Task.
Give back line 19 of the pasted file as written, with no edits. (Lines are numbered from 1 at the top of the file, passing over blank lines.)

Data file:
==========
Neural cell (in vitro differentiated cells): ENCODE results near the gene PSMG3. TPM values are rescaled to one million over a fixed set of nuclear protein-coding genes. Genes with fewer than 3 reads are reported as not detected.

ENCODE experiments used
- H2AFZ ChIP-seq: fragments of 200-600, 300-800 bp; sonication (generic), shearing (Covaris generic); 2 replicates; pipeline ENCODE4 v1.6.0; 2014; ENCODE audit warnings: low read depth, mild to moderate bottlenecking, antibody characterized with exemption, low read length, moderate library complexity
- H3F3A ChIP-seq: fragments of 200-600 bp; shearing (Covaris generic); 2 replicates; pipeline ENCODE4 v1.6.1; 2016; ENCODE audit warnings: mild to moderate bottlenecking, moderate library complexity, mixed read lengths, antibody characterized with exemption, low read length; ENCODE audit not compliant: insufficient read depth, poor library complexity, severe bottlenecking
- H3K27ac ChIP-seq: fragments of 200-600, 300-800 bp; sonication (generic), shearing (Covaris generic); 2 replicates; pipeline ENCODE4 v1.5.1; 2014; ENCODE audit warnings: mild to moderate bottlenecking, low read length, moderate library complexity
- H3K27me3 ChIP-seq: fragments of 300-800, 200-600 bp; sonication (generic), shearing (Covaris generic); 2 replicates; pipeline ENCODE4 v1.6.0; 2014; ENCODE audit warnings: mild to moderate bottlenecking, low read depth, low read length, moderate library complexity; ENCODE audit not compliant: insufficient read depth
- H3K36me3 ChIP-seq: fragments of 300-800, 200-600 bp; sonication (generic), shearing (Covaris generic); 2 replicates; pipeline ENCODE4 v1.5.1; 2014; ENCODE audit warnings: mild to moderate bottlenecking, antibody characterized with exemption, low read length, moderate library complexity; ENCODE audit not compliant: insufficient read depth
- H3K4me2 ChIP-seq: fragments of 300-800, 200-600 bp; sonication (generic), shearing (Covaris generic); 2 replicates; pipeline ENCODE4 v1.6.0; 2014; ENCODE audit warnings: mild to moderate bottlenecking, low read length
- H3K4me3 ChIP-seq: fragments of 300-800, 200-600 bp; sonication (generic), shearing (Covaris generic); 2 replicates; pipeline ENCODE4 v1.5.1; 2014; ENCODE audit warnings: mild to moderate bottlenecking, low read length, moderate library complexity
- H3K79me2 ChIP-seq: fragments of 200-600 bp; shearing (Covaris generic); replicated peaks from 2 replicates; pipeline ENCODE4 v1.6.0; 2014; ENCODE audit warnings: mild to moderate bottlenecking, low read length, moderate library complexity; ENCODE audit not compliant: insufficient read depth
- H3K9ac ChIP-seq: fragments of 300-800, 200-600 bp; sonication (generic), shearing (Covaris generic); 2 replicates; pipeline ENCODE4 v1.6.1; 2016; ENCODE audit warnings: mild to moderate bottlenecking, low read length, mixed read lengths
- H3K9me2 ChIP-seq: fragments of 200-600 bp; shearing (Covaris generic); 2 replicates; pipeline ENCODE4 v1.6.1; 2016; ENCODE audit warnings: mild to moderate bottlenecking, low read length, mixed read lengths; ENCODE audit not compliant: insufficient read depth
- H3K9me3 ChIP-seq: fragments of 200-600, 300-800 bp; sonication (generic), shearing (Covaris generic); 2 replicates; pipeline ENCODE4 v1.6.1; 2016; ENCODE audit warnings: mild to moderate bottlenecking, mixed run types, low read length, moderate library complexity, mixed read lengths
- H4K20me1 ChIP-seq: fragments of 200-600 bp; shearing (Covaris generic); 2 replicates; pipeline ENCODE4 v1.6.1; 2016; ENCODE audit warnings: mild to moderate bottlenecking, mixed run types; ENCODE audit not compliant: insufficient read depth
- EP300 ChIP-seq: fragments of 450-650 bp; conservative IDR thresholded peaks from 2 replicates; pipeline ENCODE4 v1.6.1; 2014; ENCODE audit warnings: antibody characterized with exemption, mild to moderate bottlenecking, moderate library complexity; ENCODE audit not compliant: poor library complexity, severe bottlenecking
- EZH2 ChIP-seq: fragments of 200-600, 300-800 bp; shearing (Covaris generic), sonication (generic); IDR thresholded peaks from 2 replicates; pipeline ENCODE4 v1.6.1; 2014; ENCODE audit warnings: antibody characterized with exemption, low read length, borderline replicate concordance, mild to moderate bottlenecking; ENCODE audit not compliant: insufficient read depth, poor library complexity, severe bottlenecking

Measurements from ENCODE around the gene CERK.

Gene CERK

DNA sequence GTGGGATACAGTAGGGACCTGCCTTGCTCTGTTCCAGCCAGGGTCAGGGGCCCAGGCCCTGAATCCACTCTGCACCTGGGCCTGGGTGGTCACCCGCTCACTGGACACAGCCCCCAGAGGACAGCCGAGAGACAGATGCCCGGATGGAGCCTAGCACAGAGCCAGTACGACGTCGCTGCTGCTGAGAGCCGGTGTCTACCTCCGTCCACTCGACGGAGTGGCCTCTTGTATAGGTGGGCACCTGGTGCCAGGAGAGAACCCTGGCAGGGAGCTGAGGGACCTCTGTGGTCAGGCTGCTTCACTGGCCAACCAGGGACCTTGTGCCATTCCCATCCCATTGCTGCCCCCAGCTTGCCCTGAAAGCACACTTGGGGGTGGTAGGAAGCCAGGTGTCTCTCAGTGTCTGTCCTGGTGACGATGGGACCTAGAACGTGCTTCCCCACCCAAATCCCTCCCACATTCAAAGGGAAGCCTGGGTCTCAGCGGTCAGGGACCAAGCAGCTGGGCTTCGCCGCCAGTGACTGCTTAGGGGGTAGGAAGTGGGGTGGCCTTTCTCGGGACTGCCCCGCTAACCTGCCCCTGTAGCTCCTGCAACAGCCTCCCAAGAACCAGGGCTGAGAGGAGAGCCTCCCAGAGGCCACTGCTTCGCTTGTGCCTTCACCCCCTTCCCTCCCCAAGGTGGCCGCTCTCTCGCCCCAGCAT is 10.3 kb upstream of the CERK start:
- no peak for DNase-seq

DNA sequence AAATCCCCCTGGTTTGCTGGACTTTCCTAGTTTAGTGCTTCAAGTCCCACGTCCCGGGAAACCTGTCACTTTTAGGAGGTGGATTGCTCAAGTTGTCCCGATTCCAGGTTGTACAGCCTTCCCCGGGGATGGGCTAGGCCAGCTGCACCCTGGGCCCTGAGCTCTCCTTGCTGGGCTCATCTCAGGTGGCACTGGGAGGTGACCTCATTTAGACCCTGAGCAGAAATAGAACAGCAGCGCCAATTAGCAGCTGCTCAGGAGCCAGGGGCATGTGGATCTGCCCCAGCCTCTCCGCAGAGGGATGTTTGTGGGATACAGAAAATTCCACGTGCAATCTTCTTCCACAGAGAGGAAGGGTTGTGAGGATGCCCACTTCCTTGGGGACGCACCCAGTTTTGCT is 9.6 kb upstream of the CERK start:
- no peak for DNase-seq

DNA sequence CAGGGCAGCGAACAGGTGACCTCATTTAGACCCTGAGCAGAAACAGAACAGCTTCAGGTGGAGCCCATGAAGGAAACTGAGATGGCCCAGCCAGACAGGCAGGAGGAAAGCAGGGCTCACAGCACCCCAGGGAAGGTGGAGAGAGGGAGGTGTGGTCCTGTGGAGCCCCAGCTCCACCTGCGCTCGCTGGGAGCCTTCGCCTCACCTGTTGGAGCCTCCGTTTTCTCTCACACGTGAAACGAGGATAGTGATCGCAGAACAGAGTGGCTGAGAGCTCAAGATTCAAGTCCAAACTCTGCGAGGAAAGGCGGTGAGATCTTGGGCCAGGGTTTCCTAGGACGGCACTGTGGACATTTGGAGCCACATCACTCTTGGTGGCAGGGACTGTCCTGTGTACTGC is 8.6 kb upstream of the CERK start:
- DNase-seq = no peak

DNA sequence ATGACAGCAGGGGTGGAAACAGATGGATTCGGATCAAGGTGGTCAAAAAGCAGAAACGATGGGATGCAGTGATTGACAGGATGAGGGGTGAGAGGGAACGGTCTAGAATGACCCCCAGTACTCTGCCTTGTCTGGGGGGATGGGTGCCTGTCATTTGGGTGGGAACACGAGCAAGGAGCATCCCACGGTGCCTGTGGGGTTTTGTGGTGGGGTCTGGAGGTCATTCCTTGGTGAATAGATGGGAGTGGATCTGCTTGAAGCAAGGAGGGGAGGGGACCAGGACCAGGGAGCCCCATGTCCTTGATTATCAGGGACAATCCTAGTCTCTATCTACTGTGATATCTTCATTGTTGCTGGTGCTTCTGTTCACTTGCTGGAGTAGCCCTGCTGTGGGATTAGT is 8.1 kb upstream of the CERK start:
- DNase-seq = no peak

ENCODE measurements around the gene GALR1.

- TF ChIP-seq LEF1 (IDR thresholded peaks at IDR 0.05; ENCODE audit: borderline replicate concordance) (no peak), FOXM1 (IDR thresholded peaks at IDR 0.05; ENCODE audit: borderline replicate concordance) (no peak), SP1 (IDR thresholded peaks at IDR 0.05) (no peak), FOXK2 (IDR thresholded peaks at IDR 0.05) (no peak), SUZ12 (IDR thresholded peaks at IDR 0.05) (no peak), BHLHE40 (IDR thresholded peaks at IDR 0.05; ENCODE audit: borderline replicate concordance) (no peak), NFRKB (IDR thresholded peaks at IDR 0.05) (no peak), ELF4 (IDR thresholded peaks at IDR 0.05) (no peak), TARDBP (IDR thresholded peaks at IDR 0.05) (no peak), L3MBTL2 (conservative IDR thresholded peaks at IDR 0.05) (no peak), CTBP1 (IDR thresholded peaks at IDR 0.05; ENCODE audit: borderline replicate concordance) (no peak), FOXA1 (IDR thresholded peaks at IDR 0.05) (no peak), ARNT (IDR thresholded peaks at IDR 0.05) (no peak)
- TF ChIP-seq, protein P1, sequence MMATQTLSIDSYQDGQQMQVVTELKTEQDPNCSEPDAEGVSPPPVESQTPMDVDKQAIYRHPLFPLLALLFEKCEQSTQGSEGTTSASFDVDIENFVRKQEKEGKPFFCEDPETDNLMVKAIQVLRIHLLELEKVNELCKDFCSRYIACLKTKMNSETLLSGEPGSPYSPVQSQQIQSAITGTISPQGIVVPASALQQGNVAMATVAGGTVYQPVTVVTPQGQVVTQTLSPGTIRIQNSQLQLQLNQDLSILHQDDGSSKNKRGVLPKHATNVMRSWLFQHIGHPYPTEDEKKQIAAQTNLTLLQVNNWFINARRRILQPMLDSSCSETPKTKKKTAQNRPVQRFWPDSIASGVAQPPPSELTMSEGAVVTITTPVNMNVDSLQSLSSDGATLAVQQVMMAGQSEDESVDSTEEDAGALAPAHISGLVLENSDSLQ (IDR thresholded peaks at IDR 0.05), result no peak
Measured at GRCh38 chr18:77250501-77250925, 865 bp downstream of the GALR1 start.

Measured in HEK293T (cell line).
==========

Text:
DNA sequence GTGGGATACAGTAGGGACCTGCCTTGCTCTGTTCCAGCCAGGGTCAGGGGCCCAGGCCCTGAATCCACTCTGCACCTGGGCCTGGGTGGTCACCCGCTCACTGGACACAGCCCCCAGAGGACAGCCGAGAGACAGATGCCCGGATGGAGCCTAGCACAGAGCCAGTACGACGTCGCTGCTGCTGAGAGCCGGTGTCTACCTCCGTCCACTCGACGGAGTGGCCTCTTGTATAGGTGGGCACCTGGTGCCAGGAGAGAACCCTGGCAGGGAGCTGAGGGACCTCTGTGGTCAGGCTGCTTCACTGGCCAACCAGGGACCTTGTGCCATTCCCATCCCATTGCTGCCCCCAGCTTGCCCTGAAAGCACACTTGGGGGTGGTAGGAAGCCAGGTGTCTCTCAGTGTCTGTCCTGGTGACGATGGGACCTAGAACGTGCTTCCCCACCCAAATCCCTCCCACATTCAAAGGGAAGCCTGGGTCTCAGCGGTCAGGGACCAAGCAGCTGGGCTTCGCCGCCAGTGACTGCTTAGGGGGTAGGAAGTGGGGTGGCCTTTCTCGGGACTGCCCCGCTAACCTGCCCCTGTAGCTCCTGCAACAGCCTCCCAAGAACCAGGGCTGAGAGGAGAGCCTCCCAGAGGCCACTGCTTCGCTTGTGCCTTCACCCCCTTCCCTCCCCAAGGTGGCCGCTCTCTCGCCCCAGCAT is 10.3 kb upstream of the CERK start: